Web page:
A YOUNG Asperger's sufferer who has been excluded from her classes at St Martin's School in Hutton is being failed by the education system, her mother claims.
Paris Alexander, a Year 8 pupil, has frequently been in trouble at the Hanging Hill Lane school since the specialist support she received was not continued in September.
The 13-year-old, who has been given a level 4 statement of special needs, is on a reduced timetable of two lessons a day until her behaviour improves.
Her most recent run-in with the school occurred on December 18, when she was excluded for three days for rudeness to teachers.
Her mother Sarah, of Hutton, has now decided to keep her daughter from school until she is convinced Paris will not find herself in trouble again.
She is, however, adamant that this will be not happen if the specialist support is reinstated.
This academic year, since September, Paris has been excluded five times and now faces the threat of being permanently removed from the school.
Ms Alexander, who has another daughter in the sixth form at St Martin's, said: "Paris was given a specialist teacher last year to support her way through lessons. She was doing fine when she had that support. However, that support was withdrawn and Paris has really struggled since."
The latest episode occurred when Paris returned to school, but could not rejoin mainstream classes until staff had a meeting with her mother.
Paris was told she had to work in the specialist educational needs (SEN) classroom, which led to an argument with staff.
Ms Alexander said: "St Martin's is too much about A* students. If you are a good student then students can excel. My other daughter is in the sixth form and she is doing fine. But star students don't make a school by themselves."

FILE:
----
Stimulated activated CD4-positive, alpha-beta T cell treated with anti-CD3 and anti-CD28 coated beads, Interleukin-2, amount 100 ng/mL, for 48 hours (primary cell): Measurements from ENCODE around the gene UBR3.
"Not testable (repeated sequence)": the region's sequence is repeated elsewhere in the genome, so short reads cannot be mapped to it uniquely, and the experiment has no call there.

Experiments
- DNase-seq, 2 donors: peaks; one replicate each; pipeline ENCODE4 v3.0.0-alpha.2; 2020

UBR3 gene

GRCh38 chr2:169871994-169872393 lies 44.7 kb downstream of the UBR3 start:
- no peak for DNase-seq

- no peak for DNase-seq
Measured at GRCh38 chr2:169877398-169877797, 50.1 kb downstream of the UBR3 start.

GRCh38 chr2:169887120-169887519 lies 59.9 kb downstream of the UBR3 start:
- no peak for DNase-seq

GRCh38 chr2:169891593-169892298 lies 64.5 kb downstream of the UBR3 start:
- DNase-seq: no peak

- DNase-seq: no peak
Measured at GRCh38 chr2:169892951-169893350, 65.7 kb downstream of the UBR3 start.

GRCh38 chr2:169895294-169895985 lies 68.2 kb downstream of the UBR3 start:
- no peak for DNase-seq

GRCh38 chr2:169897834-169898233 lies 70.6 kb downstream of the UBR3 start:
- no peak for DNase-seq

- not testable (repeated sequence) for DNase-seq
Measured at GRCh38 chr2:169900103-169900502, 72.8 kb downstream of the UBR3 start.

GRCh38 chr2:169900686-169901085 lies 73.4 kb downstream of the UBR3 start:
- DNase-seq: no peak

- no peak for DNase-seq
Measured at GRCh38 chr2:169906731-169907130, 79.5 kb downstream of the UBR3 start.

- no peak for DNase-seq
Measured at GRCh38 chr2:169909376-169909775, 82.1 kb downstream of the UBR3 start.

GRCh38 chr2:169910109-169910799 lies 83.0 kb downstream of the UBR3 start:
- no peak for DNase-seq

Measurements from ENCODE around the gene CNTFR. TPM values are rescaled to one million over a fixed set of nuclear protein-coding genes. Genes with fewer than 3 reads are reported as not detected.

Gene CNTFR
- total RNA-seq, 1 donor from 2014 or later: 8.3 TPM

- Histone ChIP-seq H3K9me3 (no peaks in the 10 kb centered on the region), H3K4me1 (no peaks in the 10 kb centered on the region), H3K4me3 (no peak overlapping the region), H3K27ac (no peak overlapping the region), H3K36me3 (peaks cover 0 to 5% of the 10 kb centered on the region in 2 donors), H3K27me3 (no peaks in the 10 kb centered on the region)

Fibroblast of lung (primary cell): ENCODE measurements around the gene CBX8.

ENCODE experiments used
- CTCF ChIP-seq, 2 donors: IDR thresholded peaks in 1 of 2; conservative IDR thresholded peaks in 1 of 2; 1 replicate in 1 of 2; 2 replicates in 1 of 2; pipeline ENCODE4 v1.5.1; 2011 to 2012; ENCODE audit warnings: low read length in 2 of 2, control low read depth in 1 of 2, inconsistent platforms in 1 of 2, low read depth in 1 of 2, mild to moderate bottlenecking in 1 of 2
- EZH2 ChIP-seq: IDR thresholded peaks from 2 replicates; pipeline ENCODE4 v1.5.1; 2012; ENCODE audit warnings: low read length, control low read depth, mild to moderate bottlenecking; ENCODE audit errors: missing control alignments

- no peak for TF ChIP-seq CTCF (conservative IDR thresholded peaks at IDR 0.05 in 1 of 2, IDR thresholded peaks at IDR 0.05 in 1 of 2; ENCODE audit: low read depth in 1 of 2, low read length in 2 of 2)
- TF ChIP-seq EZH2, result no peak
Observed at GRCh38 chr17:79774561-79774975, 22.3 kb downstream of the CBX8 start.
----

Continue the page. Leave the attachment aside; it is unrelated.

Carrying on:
She added: "Treating Paris like this is not going to help her. She cannot cope with change."
In a letter to chairman of governors Chris Plume, she wrote: "Although you have urged me to send Paris back to St Martin's, I would like to stress the responsibilities as a parent and guardian of her safeguarding and well being.
"St Martin's I feel is inadequate in this area.
"If I were to send Paris back, what guarantees could you give me that Paris would be given adequate support and that she would not be excluded again for her disability?"
In response, Mr Plume wrote: "I strongly disagree that there are deficiencies with regard to your daughter's safeguarding or wellbeing.
"The discussions around Paris' exclusion are centred around her behaviour and not any disability, although I believe that full account has been taken of her condition. I would again urge you to consider enabling Paris to resume her education."
Figures from February 2012 show that 76 per cent of pupils at St Martin's School gained five or more GCSEs at A* to C, including English and maths.
However, none of those starting "behind for their age" achieved five good GCSEs in Year 11.
Head teacher Mike O'Sullivan said: "St Martin's is a very inclusive school that has an excellent SEN department. It would be inappropriate to comment on individual cases but occasionally the school's best for those with complex needs is not as good as specialist schools.
"Therefore when places become available in these schools it is sometimes better to transfer to receive the provision appropriate for their needs."